NORTH ADAMS — There were many times during the more than 10-year struggle to establish the Massachusetts Museum of Contemporary Arts that it seemed to be a losing battle.

In fact, during the decade-long period of early development, there were 168 “negative” newspaper articles and editorials written about Mass MoCA before a shovel even hit the ground.

Founding Director Joseph Thompson knows this because he saved every one of them.

“But who remembers things like that?” he said.

More than 30 years after the initial concept of what became Mass MoCA was introduced, the museum has completed its final major phase of development in the 16-acre, former Sprague Electric industrial complex and is opening the doors to Building 6 and 130,000 square feet of additional gallery space today.

The $65.4 million project doubles the museum’s gallery space, making it the largest contemporary art museum in the country. The project was funded by private donations and a $25.4 million grant passed by the state legislature in 2014 and coupled with a $40 million private fundraising campaign.

Phase III also includes the addition of amenities, such as green rooms, to facilitate its growing slate of performing arts. In the past decade, the museum has become the home of a summer festival hosted by the alternative rock band Wilco, as well as the FreshGrass bluegrass festival.


Few people may know that the museum owes its existence to an abandoned factory in Cologne, Germany.

The concept was initially proposed by Thomas Krens, who had been teaching at Williams College since 1972 and became the director of the Williams College Museum of Art in 1981.

In 1985, he visited the Cologne Art Fair and discovered that two young gallerists had opted to forego displaying their collection in the event’s main hall. Instead, the two rented an abandoned factory next door.

“They didn’t do a thing with cleaning up the space,” Krens said.

On a drive through western Germany, Krens took notice of all of the abandoned factories.

“It was almost like a thunderbolt struck. I said, ‘My god, there all these factory buildings in North Adams,’” Krens said.

After returning to the United States, Krens approached then-North Adams Mayor John Barrett III with his idea. They later toured some of the empty mill buildings.

Barrett remembers the day.

“It was a Tuesday in February 1986,” he said.

Krens’ concept was much smaller at the time, Barrett recalled. They toured the Windsor Mill and the Beaver Mill and talked about the proposal.

Then they started considering the former Sprague Electric facility and the concept began coming together.


Krens’ initial plan included restaurants, a hotel, condominiums — even gondolas floating in the Hoosic River flood chutes.

But the plan fell apart, and it was reassembled, frequently. Funding was hard to come by. Local support was hard to find.

Planners enlisted the help of Williams College President Francis C. Oakley, who wound up being an essential partner in the early years for building support and finding funding.

“I always felt Williams College was the key to everything,” Barrett said, “because we needed credibility.”

And after some convincing, then-Gov. Michael Dukakis was also on board.

“Dukakis would do anything for this area,” Barrett said. “We were like a foreign country when it came to economic growth. We were not on anyone’s radar.”

“We got the governor’s attention, and the pitch was rather straightforward,” Thompson said.

The museum’s proponents imagined a world where a major contemporary art museum would fit right in among the Berkshires’ existing cultural assets.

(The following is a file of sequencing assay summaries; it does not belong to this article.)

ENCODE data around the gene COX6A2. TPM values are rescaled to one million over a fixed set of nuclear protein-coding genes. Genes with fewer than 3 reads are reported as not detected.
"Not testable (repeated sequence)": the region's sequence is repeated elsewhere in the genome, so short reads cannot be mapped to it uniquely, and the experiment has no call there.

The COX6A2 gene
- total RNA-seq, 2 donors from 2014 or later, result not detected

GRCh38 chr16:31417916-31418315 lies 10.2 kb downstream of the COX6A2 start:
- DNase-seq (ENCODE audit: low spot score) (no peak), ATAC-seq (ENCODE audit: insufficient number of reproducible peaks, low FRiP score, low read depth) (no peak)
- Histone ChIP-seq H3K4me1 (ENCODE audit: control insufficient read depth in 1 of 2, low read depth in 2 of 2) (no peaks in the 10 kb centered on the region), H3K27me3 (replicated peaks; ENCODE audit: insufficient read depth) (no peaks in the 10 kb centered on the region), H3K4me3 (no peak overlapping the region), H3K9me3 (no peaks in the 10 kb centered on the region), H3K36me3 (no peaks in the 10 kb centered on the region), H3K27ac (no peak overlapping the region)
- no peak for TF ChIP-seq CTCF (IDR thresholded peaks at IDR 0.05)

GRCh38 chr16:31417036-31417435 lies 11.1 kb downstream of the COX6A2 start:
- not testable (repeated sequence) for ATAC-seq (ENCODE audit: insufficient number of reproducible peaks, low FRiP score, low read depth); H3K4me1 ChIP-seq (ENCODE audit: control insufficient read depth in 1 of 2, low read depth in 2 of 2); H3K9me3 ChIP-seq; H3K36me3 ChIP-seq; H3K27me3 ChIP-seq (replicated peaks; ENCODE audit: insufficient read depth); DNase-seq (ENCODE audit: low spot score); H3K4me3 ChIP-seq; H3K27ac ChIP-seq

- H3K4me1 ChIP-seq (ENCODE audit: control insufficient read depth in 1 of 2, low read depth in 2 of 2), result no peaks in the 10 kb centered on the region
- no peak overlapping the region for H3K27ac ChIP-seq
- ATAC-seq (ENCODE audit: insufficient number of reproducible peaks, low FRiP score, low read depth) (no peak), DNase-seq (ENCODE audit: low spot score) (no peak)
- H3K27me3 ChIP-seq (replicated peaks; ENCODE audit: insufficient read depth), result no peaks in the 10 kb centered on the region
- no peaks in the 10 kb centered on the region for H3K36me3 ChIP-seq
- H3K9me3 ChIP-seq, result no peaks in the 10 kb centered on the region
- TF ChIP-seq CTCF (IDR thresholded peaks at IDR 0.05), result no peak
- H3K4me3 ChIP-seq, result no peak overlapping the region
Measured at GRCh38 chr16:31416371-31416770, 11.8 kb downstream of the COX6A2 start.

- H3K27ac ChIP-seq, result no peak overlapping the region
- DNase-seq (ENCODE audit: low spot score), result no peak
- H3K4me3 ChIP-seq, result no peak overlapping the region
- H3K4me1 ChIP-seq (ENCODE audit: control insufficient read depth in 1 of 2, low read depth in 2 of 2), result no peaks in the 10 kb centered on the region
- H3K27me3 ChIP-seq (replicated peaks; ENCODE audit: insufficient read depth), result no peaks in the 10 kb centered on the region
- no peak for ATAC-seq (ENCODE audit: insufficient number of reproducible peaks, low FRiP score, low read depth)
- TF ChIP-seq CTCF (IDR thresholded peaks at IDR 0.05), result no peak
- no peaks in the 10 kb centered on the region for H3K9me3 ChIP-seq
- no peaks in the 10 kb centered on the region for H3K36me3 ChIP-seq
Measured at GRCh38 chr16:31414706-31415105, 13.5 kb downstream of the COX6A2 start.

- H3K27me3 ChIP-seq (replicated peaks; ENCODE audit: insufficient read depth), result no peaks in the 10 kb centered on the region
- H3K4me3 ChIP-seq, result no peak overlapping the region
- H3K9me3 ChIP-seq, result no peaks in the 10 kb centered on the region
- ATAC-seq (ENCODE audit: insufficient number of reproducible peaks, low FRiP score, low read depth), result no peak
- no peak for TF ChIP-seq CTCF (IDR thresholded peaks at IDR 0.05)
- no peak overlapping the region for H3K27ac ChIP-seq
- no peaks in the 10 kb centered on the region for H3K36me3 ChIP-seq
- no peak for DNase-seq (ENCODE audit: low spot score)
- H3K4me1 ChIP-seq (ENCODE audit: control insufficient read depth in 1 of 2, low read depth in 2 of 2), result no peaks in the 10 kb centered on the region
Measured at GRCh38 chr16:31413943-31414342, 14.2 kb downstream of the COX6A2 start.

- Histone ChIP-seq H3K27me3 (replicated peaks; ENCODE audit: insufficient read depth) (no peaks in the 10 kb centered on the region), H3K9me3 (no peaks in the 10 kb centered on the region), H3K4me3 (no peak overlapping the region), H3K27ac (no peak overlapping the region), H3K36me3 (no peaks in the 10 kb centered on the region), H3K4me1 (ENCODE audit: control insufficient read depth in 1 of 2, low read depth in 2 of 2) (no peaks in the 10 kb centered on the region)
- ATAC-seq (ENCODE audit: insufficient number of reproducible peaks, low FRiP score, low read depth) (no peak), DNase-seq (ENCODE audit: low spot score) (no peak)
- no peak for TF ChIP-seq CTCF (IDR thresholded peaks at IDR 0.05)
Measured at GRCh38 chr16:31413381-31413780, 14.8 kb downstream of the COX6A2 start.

“We argued that we could probably lure some of the Berkshire cultural visitors who are already coming to venture on to North Adams and maybe add a night or two to their cultural itinerary. And that would lead to a better future than doing nothing at all,” Thompson said.

There were a few examples of museums in North America utilizing alternative spaces to host contemporary art, but “by and large, in the museum field, it was almost unthinkable,” Thompson said.

“There was kind of a museological fascism at work. Spaces needed to be white, pure, crisp, illuminated from only above with no side lighting, clean edges, and sharp. Perfect hermetic boxes, like vaults,” Thompson said.

In March 1988, the Legislature passed a $35 million bond to fund the creation of the Massachusetts Museum of Contemporary Art, which was estimated at the time to cost $72 million.


“It immediately went to hell in a handbasket,” said Thompson, who was named the museum’s founding director that same year.

Dukakis lost his bid for the presidency and the Massachusetts economy collapsed.

And money issues continued to plague the effort. At one point, Barrett said, they sold 200 bricks culled from the site as souvenirs with a steel plaque on the face for $10 each. They needed the money to pay the utility bills.

The plan for the museum was also lacking in the eyes of potential donors and state officials, Barrett said, until they started conferring with directors of other Berkshire cultural institutions. It was Sam Miller, director of Jacob’s Pillow, Barrett recalled, who suggested the one idea that crowned the plan — live performance spaces.

That’s when things started turning around, according to Barrett.

Then-Gov. William Weld had been with holding his support for any more state funding, asking to see more plans and for the group to come up with more locally raised funding.

So the group raised the funding — including the donation of the Sprague property — and shared the plan with Weld.

According to Barrett, Weld’s reaction marked his turnaround: “This is just counterintuitive enough to work.”

And then-state Sen. Jane Swift and then-state Rep. Daniel Bosley kept pushing hard in the Legislature.

“Swift was the one that kept Bill Weld on task,” Barrett said. “She was tenacious.”